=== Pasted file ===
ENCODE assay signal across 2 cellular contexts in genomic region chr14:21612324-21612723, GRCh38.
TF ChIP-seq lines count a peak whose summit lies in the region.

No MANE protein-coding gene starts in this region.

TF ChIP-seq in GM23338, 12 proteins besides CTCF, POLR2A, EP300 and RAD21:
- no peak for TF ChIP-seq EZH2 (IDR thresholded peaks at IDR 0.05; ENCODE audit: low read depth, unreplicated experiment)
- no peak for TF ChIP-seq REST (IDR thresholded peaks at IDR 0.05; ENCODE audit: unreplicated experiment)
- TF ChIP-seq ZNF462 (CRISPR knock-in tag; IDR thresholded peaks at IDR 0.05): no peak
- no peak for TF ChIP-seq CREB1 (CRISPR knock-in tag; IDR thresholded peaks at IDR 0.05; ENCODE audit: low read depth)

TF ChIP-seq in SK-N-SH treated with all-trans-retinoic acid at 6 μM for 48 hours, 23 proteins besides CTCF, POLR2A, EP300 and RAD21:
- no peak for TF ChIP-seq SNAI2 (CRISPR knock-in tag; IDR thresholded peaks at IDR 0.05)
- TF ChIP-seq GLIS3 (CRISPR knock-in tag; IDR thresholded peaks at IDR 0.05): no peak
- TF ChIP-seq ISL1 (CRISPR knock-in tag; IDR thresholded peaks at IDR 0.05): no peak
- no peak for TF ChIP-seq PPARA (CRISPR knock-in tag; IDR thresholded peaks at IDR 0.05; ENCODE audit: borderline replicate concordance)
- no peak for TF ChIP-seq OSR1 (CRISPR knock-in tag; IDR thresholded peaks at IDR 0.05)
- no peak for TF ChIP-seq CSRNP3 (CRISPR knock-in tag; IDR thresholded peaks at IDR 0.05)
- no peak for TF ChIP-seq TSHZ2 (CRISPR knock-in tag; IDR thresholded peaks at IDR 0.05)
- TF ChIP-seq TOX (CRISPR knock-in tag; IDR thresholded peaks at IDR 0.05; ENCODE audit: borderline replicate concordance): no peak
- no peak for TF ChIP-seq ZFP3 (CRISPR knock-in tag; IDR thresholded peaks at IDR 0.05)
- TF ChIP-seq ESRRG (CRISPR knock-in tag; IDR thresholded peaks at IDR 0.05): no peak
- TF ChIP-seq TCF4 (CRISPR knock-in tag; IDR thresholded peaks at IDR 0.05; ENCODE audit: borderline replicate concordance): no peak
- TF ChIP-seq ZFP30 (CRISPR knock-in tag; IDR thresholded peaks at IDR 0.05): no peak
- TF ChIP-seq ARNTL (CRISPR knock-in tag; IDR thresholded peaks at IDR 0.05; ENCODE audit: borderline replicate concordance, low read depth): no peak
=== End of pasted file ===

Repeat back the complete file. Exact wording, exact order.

ENCODE assay signal across 2 cellular contexts in genomic region chr14:21612324-21612723, GRCh38.
TF ChIP-seq lines count a peak whose summit lies in the region.

No MANE protein-coding gene starts in this region.

TF ChIP-seq in GM23338, 12 proteins besides CTCF, POLR2A, EP300 and RAD21:
- no peak for TF ChIP-seq EZH2 (IDR thresholded peaks at IDR 0.05; ENCODE audit: low read depth, unreplicated experiment)
- no peak for TF ChIP-seq REST (IDR thresholded peaks at IDR 0.05; ENCODE audit: unreplicated experiment)
- TF ChIP-seq ZNF462 (CRISPR knock-in tag; IDR thresholded peaks at IDR 0.05): no peak
- no peak for TF ChIP-seq CREB1 (CRISPR knock-in tag; IDR thresholded peaks at IDR 0.05; ENCODE audit: low read depth)

TF ChIP-seq in SK-N-SH treated with all-trans-retinoic acid at 6 μM for 48 hours, 23 proteins besides CTCF, POLR2A, EP300 and RAD21:
- no peak for TF ChIP-seq SNAI2 (CRISPR knock-in tag; IDR thresholded peaks at IDR 0.05)
- TF ChIP-seq GLIS3 (CRISPR knock-in tag; IDR thresholded peaks at IDR 0.05): no peak
- TF ChIP-seq ISL1 (CRISPR knock-in tag; IDR thresholded peaks at IDR 0.05): no peak
- no peak for TF ChIP-seq PPARA (CRISPR knock-in tag; IDR thresholded peaks at IDR 0.05; ENCODE audit: borderline replicate concordance)
- no peak for TF ChIP-seq OSR1 (CRISPR knock-in tag; IDR thresholded peaks at IDR 0.05)
- no peak for TF ChIP-seq CSRNP3 (CRISPR knock-in tag; IDR thresholded peaks at IDR 0.05)
- no peak for TF ChIP-seq TSHZ2 (CRISPR knock-in tag; IDR thresholded peaks at IDR 0.05)
- TF ChIP-seq TOX (CRISPR knock-in tag; IDR thresholded peaks at IDR 0.05; ENCODE audit: borderline replicate concordance): no peak
- no peak for TF ChIP-seq ZFP3 (CRISPR knock-in tag; IDR thresholded peaks at IDR 0.05)
- TF ChIP-seq ESRRG (CRISPR knock-in tag; IDR thresholded peaks at IDR 0.05): no peak
- TF ChIP-seq TCF4 (CRISPR knock-in tag; IDR thresholded peaks at IDR 0.05; ENCODE audit: borderline replicate concordance): no peak
- TF ChIP-seq ZFP30 (CRISPR knock-in tag; IDR thresholded peaks at IDR 0.05): no peak
- TF ChIP-seq ARNTL (CRISPR knock-in tag; IDR thresholded peaks at IDR 0.05; ENCODE audit: borderline replicate concordance, low read depth): no peak